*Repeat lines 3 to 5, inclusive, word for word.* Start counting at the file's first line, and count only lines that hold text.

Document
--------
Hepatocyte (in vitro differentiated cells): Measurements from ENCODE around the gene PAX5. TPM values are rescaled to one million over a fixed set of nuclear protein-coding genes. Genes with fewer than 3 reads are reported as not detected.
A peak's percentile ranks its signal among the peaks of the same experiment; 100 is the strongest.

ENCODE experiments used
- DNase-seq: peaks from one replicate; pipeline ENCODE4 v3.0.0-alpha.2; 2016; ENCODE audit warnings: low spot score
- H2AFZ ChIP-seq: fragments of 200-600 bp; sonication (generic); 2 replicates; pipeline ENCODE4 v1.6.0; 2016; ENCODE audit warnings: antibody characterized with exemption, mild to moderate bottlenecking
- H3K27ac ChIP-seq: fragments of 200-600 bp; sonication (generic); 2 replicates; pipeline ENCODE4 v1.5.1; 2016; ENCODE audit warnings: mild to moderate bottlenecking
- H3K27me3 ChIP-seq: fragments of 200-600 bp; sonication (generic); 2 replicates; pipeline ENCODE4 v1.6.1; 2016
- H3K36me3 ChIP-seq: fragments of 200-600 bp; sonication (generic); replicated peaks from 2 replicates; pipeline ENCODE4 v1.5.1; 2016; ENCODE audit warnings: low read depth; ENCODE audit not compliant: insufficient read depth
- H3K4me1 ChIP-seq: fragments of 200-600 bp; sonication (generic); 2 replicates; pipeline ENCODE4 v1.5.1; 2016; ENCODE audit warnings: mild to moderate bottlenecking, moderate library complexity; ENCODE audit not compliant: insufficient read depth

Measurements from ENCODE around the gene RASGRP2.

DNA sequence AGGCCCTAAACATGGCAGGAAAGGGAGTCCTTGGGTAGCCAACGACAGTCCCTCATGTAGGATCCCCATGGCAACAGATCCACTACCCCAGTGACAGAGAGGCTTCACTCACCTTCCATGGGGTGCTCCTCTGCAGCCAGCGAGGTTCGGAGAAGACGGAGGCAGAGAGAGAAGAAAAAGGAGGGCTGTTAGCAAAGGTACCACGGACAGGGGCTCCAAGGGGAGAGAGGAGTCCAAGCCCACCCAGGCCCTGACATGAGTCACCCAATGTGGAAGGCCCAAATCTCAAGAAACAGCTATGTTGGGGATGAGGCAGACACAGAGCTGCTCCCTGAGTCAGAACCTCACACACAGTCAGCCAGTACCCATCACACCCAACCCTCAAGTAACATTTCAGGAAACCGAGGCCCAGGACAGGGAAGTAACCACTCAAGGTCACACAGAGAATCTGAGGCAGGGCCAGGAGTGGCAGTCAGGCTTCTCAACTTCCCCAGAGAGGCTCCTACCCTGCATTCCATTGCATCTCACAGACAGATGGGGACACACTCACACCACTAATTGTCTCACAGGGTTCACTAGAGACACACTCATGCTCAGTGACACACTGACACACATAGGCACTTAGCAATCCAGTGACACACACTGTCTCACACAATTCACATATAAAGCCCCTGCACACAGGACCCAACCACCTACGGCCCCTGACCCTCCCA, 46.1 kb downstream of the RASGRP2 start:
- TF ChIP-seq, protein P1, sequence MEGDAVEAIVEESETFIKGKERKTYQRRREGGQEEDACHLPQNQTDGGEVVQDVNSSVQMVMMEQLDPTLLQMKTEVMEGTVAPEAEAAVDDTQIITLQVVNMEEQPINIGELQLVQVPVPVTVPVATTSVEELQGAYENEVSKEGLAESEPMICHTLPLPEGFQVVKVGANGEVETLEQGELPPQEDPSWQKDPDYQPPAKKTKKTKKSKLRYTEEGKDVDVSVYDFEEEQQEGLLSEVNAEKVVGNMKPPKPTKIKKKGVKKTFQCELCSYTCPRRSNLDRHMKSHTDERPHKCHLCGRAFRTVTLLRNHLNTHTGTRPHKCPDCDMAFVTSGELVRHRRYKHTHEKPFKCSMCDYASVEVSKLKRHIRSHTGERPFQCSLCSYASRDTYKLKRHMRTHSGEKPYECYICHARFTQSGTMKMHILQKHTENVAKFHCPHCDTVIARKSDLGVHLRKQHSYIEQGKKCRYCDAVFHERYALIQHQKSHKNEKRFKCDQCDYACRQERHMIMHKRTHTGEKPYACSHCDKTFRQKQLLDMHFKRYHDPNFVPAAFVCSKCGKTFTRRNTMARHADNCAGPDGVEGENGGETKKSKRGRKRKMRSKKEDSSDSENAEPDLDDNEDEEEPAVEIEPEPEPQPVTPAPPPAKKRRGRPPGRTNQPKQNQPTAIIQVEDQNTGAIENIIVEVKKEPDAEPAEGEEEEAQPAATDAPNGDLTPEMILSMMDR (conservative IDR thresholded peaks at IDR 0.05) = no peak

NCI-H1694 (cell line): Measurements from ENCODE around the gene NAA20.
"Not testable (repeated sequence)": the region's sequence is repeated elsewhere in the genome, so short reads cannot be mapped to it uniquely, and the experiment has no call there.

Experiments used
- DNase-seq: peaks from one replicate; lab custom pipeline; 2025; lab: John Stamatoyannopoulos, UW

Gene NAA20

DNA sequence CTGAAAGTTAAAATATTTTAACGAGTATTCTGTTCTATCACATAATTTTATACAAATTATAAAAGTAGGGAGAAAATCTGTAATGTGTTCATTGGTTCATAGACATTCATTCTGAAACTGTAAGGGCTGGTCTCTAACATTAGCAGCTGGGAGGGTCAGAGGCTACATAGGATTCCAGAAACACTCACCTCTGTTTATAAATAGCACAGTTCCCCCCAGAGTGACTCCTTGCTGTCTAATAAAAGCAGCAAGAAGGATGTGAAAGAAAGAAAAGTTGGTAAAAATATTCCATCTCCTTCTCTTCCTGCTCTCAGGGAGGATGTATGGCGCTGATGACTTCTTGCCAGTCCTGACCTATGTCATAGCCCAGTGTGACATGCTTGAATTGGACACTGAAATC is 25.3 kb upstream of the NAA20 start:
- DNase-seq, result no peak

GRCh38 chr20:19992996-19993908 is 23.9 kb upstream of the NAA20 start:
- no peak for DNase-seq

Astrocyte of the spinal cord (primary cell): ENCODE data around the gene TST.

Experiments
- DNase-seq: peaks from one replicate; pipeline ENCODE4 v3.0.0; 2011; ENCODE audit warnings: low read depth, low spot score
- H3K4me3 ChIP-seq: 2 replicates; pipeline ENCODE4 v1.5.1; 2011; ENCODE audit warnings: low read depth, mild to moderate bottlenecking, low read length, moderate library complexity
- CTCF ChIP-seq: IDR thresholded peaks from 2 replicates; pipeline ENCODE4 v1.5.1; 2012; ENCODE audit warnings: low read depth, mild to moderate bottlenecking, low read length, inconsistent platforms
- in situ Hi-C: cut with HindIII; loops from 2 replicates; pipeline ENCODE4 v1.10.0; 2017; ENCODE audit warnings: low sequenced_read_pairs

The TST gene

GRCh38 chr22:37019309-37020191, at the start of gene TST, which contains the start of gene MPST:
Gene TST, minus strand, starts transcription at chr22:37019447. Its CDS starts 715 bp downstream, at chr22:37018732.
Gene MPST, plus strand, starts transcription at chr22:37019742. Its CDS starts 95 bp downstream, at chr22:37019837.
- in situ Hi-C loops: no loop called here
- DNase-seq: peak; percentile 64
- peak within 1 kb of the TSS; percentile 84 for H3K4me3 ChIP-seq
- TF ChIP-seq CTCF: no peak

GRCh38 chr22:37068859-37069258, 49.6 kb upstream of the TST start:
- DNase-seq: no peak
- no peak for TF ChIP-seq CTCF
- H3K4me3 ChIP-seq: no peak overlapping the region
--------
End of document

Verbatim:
ENCODE experiments used
- DNase-seq: peaks from one replicate; pipeline ENCODE4 v3.0.0-alpha.2; 2016; ENCODE audit warnings: low spot score
- H2AFZ ChIP-seq: fragments of 200-600 bp; sonication (generic); 2 replicates; pipeline ENCODE4 v1.6.0; 2016; ENCODE audit warnings: antibody characterized with exemption, mild to moderate bottlenecking